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Politics: Empty appeals to "innovation"

Uploaded: Oct 19, 2014
The word "innovation" is widely bounced around in this campaign, both for Council and the School Board. Anyone actually involved in innovation knows that most innovations fail—the successes are the rare exceptions. And similarly in evolutionary biology (genetic mutations). One of my favorite admonitions from the tech industry is "You can always spot the pioneers—they are the ones with the arrows in their backs." Success in innovation—both creating it and adopting it—is crucially dependent on managing and minimizing the costs of the inevitable failures. If you don't, you won't still be alive when a successful innovation finally comes along.

The local tech industry is a very poor model for how you want to manage a city: You can burn through tens of millions of investors' dollars and walk away from a failed company with investors viewing that experience making you more valuable for the next one. With a city, you are making decision that you will be stuck with for decades.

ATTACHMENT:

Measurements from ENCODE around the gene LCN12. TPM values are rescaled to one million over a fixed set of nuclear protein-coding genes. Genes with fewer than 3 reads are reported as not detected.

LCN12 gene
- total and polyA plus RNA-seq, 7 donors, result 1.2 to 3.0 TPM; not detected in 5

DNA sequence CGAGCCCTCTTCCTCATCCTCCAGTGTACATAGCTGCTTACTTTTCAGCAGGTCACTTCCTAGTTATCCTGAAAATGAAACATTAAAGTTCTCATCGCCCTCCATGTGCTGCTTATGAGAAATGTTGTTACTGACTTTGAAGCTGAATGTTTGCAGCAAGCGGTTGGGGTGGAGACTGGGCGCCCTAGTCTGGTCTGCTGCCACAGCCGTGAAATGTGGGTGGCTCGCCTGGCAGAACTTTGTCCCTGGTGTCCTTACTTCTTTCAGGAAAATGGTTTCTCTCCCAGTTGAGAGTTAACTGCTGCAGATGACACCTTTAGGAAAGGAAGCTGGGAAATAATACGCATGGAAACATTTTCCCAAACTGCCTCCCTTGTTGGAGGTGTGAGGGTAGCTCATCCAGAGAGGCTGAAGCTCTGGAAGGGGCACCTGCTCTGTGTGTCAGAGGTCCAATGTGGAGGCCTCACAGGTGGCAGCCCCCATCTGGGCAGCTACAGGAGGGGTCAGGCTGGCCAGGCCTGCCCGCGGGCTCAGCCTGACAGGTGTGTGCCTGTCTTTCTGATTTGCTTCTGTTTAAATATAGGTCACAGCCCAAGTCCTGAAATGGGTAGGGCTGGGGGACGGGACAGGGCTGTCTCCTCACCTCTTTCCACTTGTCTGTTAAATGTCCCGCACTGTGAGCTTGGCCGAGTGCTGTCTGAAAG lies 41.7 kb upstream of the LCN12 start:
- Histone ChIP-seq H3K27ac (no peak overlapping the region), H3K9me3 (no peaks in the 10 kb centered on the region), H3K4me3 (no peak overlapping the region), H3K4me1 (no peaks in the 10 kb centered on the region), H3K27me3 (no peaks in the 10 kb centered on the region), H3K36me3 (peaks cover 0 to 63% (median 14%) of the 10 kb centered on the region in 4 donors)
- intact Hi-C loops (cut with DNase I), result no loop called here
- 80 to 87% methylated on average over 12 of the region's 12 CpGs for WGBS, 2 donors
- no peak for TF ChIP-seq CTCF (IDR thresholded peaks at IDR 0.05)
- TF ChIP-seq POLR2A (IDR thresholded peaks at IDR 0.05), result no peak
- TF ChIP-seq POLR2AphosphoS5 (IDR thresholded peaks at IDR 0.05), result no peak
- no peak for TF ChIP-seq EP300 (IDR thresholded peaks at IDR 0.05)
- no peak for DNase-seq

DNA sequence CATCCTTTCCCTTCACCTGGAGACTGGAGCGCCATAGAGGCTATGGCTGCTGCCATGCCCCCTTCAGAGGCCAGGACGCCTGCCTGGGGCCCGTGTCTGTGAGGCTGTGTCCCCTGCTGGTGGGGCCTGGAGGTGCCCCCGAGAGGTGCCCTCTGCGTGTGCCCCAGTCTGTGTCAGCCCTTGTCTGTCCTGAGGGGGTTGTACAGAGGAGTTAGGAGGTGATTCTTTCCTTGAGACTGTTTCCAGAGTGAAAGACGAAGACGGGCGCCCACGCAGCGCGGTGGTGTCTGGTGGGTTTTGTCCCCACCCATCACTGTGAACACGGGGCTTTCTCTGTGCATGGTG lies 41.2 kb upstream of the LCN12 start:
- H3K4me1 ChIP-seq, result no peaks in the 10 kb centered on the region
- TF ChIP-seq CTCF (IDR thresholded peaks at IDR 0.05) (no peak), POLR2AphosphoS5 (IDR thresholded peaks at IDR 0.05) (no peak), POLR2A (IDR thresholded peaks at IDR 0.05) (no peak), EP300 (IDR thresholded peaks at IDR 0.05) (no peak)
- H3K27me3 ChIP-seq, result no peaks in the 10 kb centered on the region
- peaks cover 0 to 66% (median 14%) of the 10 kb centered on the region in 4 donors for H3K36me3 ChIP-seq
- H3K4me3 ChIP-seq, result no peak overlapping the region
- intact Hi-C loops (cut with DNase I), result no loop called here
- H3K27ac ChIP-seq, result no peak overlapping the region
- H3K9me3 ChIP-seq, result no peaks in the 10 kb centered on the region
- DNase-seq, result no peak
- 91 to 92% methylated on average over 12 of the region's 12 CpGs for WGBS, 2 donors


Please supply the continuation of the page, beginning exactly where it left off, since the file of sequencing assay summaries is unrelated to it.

In talking about the success of the D-Day invasion of Europe, General Eisenhower repeatedly emphasized the importance of the planning process: It forced them to have a deep understanding of the details and alternatives so that when their plans inevitably went awry, they were able to quickly come up with revised ones. Two of the variants that capture this are "Plans are useless, but planning is essential" and "Rely on planning, but never trust plans."

In politics, "innovation" is routinely used as a shield to avoid having to think about details such as costs and how to handle undesirable side-effects and consequences. When you hear politicians citing unspecified innovations as the solution to a problem, see it as an admission that they are clueless, lazy and/or disingenuous. "Hope is not a strategy." Instead listen for people who are talking about adopting innovations that someone else has successfully pioneered, and explaining why that success is likely transferable to your own local situation, and why the innovation has "cross the chasm" into the region where it is suitably cost-effective.

Unfounded belief in power of innovation is simply an (innovative?) update to the traditional unfounded belief in the power of reorganization: